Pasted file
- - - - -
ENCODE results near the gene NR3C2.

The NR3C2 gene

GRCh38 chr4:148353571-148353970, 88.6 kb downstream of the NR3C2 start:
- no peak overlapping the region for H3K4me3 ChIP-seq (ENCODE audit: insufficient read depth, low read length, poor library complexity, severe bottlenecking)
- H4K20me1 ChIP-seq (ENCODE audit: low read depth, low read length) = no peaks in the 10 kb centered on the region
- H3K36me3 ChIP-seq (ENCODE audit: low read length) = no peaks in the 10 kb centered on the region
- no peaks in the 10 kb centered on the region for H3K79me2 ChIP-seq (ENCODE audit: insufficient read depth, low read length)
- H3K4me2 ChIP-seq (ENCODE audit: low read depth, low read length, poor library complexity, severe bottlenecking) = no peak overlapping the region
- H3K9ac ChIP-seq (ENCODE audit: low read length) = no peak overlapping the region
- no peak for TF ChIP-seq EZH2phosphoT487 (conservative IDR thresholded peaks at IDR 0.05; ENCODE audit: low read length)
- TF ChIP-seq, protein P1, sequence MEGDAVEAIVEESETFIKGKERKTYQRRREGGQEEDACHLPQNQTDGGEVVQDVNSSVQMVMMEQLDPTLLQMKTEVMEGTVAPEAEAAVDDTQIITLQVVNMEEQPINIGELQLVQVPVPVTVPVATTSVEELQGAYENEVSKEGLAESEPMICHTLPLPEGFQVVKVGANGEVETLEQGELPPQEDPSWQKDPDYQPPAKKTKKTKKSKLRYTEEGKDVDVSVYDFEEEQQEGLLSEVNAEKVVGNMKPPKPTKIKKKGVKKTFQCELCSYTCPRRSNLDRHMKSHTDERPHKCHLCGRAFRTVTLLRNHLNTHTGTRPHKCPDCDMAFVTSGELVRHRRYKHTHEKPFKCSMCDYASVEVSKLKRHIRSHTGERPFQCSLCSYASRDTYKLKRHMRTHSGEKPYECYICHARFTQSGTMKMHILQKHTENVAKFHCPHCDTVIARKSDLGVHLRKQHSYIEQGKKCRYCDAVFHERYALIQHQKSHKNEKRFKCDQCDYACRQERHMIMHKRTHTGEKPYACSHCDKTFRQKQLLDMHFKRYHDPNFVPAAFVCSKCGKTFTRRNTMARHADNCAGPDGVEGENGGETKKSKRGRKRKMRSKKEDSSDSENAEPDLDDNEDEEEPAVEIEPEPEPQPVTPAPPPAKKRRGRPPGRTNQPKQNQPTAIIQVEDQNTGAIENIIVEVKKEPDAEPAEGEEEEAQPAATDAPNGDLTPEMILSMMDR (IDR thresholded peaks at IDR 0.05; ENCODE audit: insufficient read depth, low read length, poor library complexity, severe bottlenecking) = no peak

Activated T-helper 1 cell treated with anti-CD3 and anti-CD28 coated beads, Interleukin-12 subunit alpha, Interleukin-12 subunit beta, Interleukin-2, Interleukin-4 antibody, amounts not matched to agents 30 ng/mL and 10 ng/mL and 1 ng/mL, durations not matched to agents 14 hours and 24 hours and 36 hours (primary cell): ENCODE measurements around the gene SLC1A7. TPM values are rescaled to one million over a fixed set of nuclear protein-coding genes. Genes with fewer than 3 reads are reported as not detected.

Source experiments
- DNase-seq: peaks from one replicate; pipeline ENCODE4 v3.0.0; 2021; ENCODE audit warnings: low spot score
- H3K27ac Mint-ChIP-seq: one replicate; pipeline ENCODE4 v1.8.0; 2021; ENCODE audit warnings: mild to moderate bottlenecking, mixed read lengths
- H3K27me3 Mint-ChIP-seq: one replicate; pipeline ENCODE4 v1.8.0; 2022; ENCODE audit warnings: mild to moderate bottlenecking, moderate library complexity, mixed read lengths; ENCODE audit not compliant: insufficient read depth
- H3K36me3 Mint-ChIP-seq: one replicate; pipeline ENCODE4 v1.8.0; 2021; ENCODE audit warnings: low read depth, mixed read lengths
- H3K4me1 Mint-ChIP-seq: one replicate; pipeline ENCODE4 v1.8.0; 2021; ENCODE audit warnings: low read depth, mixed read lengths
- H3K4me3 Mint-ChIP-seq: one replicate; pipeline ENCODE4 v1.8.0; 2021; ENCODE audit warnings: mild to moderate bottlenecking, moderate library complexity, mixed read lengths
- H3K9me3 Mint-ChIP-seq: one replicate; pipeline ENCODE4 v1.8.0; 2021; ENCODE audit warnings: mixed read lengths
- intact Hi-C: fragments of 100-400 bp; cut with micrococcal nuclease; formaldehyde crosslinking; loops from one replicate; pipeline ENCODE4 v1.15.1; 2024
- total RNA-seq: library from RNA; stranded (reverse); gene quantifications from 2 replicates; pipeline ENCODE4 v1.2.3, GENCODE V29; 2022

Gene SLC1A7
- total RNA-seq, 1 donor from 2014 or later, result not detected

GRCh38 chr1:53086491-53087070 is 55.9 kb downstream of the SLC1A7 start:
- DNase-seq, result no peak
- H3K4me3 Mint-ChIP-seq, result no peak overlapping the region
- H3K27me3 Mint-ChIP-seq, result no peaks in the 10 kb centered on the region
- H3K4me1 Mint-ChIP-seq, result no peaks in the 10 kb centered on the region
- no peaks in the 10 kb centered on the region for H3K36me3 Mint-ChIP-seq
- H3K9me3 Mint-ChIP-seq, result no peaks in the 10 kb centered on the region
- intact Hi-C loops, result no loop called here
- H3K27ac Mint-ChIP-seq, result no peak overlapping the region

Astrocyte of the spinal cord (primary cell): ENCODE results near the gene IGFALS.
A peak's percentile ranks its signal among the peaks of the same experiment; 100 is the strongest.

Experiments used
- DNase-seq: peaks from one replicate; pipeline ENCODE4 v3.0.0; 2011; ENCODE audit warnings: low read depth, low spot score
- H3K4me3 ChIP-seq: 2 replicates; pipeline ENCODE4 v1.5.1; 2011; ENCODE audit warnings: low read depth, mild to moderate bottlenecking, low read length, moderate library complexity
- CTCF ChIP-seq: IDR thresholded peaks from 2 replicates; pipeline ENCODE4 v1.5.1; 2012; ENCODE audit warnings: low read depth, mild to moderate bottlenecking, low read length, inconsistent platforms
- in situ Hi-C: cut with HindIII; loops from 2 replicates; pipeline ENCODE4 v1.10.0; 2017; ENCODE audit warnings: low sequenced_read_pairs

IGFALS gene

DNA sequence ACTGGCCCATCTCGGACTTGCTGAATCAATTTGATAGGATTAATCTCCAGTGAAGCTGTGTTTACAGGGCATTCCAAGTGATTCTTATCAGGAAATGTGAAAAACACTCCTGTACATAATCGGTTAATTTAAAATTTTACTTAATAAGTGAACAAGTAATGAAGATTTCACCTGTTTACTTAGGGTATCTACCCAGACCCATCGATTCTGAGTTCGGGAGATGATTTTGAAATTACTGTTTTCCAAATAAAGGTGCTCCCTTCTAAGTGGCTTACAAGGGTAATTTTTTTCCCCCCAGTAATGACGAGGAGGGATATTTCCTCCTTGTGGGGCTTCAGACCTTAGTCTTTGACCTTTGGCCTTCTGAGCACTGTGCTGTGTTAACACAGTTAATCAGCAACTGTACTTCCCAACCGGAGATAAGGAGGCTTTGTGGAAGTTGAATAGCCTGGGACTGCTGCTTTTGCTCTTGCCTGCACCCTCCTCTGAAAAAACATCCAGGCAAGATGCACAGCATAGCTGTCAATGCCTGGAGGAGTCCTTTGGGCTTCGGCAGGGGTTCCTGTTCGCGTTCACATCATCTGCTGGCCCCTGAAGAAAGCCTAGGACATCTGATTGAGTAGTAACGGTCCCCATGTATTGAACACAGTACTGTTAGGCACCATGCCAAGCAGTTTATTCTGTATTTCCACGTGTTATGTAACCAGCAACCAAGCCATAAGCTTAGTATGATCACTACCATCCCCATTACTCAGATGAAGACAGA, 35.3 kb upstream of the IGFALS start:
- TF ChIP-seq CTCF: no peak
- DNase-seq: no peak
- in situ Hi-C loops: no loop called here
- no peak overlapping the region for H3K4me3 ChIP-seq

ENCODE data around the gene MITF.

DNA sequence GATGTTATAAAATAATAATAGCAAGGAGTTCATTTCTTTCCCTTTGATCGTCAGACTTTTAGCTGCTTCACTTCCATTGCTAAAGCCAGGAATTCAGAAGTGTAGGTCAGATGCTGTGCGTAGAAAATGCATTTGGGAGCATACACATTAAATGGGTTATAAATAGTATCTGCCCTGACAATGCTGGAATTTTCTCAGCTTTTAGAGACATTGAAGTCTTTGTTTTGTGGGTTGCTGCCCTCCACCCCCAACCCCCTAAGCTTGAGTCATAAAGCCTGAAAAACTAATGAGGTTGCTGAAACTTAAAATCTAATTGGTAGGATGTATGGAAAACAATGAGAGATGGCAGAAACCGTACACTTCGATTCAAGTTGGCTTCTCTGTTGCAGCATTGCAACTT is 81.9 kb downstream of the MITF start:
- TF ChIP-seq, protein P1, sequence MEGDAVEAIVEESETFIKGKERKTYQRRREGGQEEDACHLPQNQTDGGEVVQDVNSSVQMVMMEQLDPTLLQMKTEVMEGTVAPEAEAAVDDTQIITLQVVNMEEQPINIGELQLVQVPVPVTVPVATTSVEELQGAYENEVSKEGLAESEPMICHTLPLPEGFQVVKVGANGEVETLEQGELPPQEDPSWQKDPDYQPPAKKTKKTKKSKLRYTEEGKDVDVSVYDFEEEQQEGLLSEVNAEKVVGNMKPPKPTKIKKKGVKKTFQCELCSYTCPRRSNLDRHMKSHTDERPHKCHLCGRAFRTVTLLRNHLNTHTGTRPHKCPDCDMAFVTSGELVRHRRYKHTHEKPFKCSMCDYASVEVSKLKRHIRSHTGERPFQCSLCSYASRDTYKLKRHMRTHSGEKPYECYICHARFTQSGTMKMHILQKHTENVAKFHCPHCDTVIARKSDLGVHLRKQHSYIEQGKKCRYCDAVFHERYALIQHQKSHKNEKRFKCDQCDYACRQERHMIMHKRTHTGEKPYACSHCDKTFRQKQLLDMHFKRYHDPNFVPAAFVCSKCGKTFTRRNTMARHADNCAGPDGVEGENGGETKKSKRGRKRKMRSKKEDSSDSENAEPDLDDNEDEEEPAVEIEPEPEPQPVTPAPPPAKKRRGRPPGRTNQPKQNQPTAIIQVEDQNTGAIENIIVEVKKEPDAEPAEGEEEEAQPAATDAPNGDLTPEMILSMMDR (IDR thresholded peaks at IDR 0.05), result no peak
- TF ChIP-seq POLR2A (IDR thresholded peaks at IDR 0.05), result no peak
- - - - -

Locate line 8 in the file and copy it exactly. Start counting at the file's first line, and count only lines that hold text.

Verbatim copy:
- H3K4me2 ChIP-seq (ENCODE audit: low read depth, low read length, poor library complexity, severe bottlenecking) = no peak overlapping the region